Junior Fair BBQ again a big success Beulah B James Senior Profile: Josie Myers Lady Indians place second at Ohio Classic in Hillsboro MVCA dominates Greyhounds in 45-0 triumph For Lady Devils, SHAC streak goes to 55 matches 9/11: Sixteen years later Gertrude Gibson Defender Bowl coming Sept. 16 Joyce A Walker Virginia R Young Senior Profile: Abby Campton West Union hosts 2017 Dragon Run New gridiron history begins for Peebles Trout, fire, and blueberry fields forever Senior Profile: Baylee Justice Lady Devils win SHAC thriller at Eastern Brown From Blue Creek to the Beaneaters Tough loss for Greyhounds in season opener Turning tragedy into hope What we learn from failure Absolutely had to get the wrinkles out Frances S Kidder Leo Trotter 41st Bentonville Festival set to begin Sept. 8 Winchester celebrates its history during three-day street fair Cruisefest returning to streets of Peebles Blue Creek- a community in transition honors its history and heritage Cuteness Galore – Winchester Homecoming Festival Baby Show Ronnie L Day Cast your vote for the Adams County Fairgrounds Nelson E Atkinson Ryan L Colvin Richard Tackett William L Tadlock Penny Pollard Wendell Beasley West Union soccer drops pair at Mason County Lady Indians go down in straight sets Senior Profile: Michael Gill Senior Profile: Katie Sandlin Royals dominate in big win over North Adams Dragons continue County Cup domination Archaeology Day returns to Serpent Mound Hourglass Quilt Square is back up again Manchester family hosts International Guests History, farming, and family- the bedrock of Cherry Fork’s community Bus drivers, emergency responders prepare for coming school year Working up a real good sweat What’s behind the motive? Rondal R Bailey Jr Thelma J Yates She’s all grown up now Scott A Yeager Soccer talent on display at 2017 SHAC preview Baseball community mourns the loss of Gene Bennett Winchester Homecoming Festival is Aug 25-27 Eleanor P Tumbleson Felicity man killed in Ohio River boating accident WUHS golfers take Portsmouth Invitational It was pretty cold that day Volleyball kicks off with SHAC Preview Night Young awarded Women’s Western Golf Foundation Scholarship One Mistake Senator Portman visits GE Test Facility in Peebles Adams County school districts facing some major challenges for the coming year Family, friends, and roots: the ties that bind residents of one Adams County village What is your strength? Just the chance to take a look back Ronnie L Wolford Dale J Marshall Herbert Purvis Great American Solar Eclipse coming Aug. 21 BREAKING NEWS: West Union wins fifth consecutive County Cup Wallace B Boden John L Fletcher Lady Indians golfers learning the links North Adams, West Union golfers open 2017 seasons This Labor Day, ‘Drive Sober or Get Pulled Over’ Blanton announces candicacy for Court of Appeals Local student attends Congress of Future Medical Leaders MHS welcomes new principal Made in America When it feels like you’re spinning plates Bonfires and “building” a farm Lady Devils looking to take that next step 50 years of Bengal memories Ag Society delivers donation to Dragonfly Foundation Young Memorial Scholarship awarded to a pair of local seniors ‘Musical passion is in his blood’ Naylor named NAHS Principal Boldman retiring after 17 years as Homeless Shelter director Manchester concludes another River Days celebration Drug Treatment vs. Prison James R Brown Bobby Lawler Jr Adams County man charged with killing estranged girlfriend Lexie N Hopkins Volleyball, soccer previews coming this weekend Michael A Cheek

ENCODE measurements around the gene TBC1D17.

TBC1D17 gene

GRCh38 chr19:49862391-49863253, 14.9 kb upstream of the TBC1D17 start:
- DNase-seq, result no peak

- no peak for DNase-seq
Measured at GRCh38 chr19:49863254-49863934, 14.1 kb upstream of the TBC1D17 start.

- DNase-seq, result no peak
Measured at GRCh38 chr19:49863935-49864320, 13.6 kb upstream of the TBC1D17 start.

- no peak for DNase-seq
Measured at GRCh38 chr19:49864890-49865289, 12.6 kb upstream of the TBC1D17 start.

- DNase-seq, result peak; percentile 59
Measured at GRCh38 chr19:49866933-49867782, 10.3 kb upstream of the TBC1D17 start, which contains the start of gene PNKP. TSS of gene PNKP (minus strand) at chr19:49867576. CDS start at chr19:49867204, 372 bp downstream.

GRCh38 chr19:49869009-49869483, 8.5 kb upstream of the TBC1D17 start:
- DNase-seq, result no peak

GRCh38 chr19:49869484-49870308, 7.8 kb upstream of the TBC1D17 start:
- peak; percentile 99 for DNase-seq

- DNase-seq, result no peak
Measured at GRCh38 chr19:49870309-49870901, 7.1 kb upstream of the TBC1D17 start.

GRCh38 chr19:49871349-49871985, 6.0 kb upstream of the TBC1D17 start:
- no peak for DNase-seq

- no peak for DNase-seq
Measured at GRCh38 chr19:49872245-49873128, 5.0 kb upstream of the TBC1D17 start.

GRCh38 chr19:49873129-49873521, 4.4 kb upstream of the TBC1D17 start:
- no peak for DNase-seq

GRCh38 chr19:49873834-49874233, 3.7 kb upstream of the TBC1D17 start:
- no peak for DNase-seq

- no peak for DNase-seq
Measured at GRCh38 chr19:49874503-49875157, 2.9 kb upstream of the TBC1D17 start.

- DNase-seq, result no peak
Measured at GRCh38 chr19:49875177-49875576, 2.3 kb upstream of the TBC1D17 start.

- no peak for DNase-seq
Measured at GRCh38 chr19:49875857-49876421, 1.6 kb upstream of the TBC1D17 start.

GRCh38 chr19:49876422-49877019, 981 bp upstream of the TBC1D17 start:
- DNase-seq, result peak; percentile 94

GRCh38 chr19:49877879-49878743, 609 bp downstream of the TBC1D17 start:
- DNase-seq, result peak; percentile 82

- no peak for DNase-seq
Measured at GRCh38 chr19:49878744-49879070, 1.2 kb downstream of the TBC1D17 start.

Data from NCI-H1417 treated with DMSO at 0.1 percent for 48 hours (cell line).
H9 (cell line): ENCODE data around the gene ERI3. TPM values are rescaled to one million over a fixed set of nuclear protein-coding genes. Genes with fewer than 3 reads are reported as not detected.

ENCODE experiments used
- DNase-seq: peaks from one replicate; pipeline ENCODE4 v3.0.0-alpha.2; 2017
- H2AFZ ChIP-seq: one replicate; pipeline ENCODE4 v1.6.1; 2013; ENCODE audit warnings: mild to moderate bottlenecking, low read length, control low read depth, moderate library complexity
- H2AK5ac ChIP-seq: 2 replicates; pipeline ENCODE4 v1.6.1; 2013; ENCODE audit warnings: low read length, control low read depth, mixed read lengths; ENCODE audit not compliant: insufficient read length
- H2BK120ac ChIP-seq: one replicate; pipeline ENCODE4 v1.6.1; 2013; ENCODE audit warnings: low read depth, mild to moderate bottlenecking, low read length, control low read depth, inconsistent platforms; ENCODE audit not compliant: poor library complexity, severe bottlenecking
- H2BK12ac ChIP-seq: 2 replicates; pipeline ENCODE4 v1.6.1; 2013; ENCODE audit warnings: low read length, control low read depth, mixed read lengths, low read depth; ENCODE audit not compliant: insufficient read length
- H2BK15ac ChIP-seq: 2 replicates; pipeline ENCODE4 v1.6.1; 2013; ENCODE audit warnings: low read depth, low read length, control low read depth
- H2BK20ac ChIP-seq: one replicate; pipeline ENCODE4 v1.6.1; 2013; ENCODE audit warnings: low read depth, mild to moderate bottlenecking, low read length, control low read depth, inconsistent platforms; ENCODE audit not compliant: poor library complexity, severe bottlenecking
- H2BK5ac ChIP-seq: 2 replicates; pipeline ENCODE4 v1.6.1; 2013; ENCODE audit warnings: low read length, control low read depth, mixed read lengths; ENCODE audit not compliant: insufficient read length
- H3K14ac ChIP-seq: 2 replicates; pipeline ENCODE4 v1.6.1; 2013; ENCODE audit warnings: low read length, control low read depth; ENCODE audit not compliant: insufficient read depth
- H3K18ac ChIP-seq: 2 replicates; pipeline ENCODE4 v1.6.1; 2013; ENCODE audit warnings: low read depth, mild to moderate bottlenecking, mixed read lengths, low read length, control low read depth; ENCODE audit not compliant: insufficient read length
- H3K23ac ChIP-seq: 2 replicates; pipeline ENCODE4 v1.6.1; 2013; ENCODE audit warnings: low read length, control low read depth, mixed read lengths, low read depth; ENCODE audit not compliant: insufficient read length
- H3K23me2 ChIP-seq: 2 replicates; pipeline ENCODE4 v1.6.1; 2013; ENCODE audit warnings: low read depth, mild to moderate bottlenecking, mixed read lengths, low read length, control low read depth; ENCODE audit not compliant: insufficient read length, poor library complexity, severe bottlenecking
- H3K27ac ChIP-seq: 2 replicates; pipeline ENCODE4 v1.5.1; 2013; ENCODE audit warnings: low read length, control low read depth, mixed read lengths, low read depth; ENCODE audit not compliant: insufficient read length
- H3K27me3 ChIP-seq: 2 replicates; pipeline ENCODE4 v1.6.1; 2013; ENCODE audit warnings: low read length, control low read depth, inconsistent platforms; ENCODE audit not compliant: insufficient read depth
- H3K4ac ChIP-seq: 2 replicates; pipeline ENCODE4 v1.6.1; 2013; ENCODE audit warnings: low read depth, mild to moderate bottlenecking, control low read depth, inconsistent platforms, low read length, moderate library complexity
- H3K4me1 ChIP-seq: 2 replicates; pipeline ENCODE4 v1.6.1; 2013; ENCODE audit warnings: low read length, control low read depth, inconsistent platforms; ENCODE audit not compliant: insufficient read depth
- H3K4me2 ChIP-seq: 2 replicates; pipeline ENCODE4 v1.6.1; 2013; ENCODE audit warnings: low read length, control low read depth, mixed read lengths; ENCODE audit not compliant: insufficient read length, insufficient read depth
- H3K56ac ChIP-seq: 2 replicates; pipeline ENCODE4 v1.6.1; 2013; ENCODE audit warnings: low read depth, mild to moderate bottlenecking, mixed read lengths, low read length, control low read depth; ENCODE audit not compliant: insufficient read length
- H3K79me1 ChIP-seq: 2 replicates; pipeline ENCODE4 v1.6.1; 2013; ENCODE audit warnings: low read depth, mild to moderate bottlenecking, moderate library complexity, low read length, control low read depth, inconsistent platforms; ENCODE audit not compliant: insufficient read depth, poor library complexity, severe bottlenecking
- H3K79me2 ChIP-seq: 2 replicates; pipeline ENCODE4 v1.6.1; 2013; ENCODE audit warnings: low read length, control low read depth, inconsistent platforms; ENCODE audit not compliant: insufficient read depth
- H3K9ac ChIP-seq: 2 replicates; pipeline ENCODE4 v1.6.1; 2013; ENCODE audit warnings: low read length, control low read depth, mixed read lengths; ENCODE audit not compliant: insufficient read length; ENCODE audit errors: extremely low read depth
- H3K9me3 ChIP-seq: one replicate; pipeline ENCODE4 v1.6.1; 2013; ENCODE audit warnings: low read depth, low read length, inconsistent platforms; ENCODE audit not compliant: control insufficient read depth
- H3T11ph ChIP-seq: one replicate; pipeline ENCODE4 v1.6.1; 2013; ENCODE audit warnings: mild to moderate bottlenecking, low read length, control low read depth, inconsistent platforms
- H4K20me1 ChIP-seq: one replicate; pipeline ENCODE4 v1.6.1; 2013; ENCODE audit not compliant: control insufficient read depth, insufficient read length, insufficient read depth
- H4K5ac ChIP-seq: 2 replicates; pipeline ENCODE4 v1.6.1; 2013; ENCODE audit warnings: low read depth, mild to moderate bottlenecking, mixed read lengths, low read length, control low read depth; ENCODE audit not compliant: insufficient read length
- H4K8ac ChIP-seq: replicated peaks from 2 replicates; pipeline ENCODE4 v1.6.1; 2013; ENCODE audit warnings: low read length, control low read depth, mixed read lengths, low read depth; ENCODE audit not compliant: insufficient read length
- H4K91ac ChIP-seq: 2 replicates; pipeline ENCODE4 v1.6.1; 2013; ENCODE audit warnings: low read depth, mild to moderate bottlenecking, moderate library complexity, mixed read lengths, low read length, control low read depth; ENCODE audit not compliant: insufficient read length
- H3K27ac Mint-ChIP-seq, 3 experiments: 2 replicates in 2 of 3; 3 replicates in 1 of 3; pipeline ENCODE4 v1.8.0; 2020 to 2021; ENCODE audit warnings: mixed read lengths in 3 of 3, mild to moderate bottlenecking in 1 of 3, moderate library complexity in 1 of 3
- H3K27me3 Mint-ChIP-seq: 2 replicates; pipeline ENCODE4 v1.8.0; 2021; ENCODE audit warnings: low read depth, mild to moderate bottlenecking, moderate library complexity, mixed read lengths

Under new management county hospital is thriving against all odds

Bill May, CEO of the Adams County Regional Medical Center, has helped to put the hospital in a financial situation that is not common in rural hospitals.

While prognosis is grim for most rural hospitals, ACRMC is being transformed into a model of success – 

Story and photo by Patricia Beech –

Healthcare at the Adams County Regional Medical Center (ACRMC) has expanded so rapidly in the past few years local residents no longer need to travel to nearby cities to receive quality treatment.
Three years ago the facility was in the red and many feared it was on the same slippery economic slope as so many other small rural hospitals across the country that were forced to close their doors.
So, how is the hospital adapting to Adams County’s rural needs, and how will it continue to meet the increasing demand for services?
Ask CEO Bill May.
May, who has been operationally responsible for ACRMC since 2014, assumed the CEO’s seat in 2016 to simultaneously oversee the refinancing of the hospital’s bonds and its transition from a county facility to a 501C3 nonprofit corporation.
With a career beginning 50 years ago, May worked his way up through the medical ranks – first as an orderly, then as a respiratory therapist, and later as a physician’s assistant before moving into administration.